Dates/Times: April 5 (1-6pm) and April 6 (9am-5pm)
Instructor: Karenna Gore
Registration Deadline: March 22, 2024
Communities around the world work on ecological restoration projects to restore health and balance to damaged ecosystems. With physical and biological aspects, ecological restoration is also spiritual and cultural work, addressing the wounds inflicted on people as well as land. Students learn from restoration projects that rely on complex “ways of knowing,” where ceremony, prayer, community, and longstanding and attentive relationships with the natural world are fundamental. Topics explored are: approaches and examples of restoration work around the world; restoration work to build community and relationship with place; ceremony and ritual; commodification and monetization of nature; and ethical questions and dilemmas in restoration.
Karenna Gore is the founder and executive director of the Center for Earth Ethics and visiting professor of practice of earth ethics at Union Theological Seminary in New York. Karenna formed CEE in 2015 to address the moral and spiritual dimensions of the climate crisis. Working at the intersection of faith, ethics, and ecology, she guides the Center’s public programs, educational initiatives, and movement-building. She also is an ex officio faculty member of Columbia University’s Earth Institute.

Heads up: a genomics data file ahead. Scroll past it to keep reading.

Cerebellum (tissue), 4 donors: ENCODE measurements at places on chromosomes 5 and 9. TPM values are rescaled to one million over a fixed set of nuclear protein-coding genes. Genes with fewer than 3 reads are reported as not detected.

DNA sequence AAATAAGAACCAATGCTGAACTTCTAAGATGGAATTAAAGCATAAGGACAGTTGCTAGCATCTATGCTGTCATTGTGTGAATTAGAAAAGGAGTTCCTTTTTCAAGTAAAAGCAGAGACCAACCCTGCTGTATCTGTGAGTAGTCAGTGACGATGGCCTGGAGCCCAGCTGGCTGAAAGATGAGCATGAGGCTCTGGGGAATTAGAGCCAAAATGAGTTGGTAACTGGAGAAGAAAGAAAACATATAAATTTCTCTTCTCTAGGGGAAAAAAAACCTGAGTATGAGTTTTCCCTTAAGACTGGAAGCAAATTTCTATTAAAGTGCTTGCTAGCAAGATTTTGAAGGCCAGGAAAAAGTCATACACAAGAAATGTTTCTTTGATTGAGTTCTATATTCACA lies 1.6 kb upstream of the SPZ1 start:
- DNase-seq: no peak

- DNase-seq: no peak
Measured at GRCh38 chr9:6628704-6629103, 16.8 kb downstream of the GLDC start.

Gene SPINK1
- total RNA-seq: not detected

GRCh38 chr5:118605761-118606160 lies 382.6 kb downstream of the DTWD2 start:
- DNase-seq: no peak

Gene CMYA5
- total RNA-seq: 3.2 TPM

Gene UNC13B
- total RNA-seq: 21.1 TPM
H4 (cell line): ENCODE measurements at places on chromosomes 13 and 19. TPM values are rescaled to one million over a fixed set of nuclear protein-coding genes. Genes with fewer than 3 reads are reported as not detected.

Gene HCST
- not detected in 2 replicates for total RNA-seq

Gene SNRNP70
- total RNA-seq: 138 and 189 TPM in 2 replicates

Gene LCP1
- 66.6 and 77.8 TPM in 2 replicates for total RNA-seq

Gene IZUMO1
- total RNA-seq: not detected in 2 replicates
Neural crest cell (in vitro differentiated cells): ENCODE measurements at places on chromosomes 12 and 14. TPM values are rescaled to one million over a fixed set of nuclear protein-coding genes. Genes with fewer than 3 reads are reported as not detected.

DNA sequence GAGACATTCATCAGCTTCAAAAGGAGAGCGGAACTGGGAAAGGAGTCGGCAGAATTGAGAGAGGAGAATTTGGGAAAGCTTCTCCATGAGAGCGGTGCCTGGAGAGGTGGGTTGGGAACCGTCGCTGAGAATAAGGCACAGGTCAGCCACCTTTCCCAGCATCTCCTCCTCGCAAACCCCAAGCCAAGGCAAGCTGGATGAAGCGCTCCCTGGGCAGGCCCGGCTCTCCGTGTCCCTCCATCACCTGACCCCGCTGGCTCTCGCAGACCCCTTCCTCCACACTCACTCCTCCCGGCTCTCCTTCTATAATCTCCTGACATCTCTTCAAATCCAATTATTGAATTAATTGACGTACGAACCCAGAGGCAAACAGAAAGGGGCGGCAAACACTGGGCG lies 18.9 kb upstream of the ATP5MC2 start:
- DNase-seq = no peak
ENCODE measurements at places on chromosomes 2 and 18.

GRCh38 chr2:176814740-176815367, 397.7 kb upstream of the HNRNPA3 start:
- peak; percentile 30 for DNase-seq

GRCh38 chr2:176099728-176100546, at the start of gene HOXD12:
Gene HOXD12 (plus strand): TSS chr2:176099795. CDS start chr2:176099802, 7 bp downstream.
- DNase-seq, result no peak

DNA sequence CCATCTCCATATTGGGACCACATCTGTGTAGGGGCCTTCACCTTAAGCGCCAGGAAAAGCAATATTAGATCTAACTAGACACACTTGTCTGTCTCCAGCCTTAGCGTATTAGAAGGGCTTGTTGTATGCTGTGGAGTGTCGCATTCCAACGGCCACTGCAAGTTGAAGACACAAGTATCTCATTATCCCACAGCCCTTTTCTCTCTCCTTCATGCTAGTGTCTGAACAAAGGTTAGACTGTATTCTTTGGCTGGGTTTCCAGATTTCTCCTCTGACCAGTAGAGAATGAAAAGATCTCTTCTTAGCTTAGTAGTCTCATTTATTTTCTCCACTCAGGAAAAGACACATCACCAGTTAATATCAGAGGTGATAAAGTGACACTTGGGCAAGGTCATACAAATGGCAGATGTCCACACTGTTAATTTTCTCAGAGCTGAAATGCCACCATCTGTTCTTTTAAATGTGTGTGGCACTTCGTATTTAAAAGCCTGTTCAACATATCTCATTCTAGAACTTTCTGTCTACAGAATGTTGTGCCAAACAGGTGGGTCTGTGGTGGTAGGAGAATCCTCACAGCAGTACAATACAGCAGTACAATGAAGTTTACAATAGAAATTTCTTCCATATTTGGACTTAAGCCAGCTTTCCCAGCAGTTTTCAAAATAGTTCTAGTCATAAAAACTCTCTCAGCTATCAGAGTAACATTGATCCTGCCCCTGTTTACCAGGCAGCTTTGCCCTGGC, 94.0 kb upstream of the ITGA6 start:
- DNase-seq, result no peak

Her previous experience includes serving as director of Union Forum at Union Theological Seminary, a platform for theological scholarship to engage with civic discourse and social change. She also worked at the legal center of Sanctuary for Families, which serves victims of domestic violence and trafficking, was director of community affairs for the Association to Benefit Children, which provides early childhood education and other services for New York City families living in poverty, and was an associate with the law firm of Simpson Thacher & Bartlett.
Karenna is the author of “Lighting the Way: Nine Women Who Changed Modern America” (2006), and has written for numerous publications, including Slate, El Pais (Spain) and the New York Times. She serves on the boards of the Association to Benefit Children, Pando Populus, which helps local communities leverage their creative and intellectual resources for sustainability, the Sweetwater Cultural Center, an Indigenous-led organization dedicated to promoting the education, health and welfare of Indigenous Peoples and to preserve their cultures and ceremonial practiced locally, regionally, and around the Western Hemisphere, and Riverkeeper, an organization that protects and restores the Hudson River and safeguards drinking water. She is also an expert in the United Nations’ Harmony with Nature Knowledge Network, an online platform of practitioners, academics, and researchers.
A graduate of Harvard College, Karenna earned her law degree from Columbia Law School and a master’s in social ethics from Union Theological Seminary. She lives in New York City with her three children.